Team Management

- Teams shall be required to track all finances as related to this project. The maximum allowable cash budget to be spent on the project is $10,000, which shall include money spent on parts and components, but not tools, volunteer labor time, or travel expenses. Teams may acquire in-kind donations of equipment. Such donations do not count against the cash budget. (Further clarification shall be provided in the Level 2 Requirements and Guidelines). Teams may be required to submit receipts as proof of budget upon request. Corporate sponsorship is encouraged.

- There will be one division of competition open to both graduate and undergraduate students.

Logistics Further details pertaining to the competition logistics will be released in the Level 1 Requirements and Guidelines.

Schedule

September, 2006 - Level 1 Requirements and Guidelines (this document) will be released in mid September

October, 2006 - Level 2 Requirements and Guidelines will be released.

November 15, 2006 - Indication of Interest deadline for teams.

January 26, 2007 - Announcement of Challenge competition dates and location.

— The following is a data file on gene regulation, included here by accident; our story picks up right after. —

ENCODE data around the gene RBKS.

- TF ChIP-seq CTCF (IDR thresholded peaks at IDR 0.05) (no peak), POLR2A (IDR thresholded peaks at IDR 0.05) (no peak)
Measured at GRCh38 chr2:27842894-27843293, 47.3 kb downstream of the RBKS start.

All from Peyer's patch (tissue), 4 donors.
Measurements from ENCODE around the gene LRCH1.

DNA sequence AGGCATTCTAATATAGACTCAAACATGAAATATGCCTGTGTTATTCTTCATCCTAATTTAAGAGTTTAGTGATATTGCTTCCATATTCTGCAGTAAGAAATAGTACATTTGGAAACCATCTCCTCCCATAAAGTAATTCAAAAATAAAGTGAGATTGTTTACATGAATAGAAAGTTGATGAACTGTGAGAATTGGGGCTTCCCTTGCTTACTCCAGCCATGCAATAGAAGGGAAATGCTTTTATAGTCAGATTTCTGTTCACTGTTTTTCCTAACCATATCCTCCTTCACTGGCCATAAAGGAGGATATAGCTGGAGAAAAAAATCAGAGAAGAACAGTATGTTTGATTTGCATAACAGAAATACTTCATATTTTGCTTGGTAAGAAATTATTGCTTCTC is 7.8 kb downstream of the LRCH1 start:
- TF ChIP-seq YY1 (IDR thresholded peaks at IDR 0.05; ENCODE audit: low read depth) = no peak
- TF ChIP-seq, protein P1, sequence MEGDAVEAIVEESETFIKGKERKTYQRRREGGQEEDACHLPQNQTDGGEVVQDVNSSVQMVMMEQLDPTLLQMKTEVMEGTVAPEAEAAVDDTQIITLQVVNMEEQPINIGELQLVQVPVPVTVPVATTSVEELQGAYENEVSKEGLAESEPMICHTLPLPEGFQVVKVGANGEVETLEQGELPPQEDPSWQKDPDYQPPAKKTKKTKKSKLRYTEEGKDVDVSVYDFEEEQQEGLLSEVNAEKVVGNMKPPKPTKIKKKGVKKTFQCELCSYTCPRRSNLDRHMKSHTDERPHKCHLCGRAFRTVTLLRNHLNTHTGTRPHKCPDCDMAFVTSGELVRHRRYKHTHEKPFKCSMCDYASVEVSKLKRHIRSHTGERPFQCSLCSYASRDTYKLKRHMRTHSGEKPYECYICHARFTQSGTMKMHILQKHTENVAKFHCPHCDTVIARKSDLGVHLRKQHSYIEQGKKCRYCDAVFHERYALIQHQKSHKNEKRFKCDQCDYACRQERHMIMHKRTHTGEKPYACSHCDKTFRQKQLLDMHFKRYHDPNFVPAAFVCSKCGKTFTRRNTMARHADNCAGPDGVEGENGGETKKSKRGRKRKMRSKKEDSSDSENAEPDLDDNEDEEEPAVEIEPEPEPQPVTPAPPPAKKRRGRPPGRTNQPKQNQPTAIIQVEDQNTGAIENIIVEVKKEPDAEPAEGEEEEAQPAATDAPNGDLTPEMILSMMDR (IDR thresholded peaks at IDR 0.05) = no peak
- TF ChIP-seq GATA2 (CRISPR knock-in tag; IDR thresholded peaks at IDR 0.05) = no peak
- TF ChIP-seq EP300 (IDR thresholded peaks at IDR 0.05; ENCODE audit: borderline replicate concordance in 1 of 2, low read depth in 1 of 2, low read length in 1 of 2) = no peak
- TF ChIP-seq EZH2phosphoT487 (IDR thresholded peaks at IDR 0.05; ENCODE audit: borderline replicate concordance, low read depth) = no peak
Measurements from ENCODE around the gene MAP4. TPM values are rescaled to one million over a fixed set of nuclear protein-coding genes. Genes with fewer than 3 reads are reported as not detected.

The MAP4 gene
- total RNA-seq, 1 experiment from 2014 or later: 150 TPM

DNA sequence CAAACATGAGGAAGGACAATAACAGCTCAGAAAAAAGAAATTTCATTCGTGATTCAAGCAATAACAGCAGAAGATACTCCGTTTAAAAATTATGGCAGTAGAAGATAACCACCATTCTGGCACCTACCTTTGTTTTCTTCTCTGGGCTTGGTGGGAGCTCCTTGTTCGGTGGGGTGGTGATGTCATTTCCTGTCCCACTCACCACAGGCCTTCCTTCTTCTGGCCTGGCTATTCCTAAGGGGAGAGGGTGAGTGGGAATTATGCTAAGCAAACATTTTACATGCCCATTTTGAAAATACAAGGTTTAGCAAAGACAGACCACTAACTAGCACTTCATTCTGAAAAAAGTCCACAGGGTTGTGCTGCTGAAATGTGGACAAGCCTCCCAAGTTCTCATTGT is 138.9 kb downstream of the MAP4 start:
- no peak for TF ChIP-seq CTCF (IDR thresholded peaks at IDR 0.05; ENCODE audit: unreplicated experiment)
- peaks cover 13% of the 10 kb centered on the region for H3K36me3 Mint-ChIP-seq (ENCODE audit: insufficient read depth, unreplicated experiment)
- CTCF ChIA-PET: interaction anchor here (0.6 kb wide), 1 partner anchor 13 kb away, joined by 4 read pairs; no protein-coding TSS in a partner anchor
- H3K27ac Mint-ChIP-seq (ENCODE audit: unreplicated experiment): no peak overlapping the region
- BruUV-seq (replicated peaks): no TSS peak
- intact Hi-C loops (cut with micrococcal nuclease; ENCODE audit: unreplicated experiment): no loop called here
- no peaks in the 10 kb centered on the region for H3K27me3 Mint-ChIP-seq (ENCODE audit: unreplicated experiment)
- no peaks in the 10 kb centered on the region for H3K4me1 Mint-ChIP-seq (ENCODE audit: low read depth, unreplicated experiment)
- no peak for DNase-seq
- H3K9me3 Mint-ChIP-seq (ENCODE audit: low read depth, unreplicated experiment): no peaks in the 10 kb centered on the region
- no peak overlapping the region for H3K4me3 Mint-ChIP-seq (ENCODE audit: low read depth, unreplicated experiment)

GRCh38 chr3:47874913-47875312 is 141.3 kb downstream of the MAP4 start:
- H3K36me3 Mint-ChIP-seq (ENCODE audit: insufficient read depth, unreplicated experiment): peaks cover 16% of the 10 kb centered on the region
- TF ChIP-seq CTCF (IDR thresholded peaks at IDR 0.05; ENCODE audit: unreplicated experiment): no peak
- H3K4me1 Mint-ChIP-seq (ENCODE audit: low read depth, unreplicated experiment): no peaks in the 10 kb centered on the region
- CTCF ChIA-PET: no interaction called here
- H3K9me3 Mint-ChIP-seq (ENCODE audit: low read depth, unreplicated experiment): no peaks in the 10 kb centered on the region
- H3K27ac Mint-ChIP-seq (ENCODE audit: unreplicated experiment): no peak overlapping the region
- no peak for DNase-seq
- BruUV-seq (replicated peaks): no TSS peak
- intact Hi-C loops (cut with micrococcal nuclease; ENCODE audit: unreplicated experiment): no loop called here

February 16, 2007 - Indication of Participation deadline for teams.

Early June, 2007 - Desert Competition to take place.

Questions about the International Mars Rover Challenge can be directed to Kevin Sloan
kevin at kfsloan.com

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Managing Mars Missions
Moffett Field (SPX) Sep 22, 2006
Michael Meyer, lead scientist for NASA's Mars Exploration Program, spoke at the recent Viking anniversary celebration. In part two of this edited transcript, Meyer provides an overview of upcoming martian missions. Like the Viking mission thirty years ago, these future missions all aim to improve our understanding of the Red Planet and its potential for life.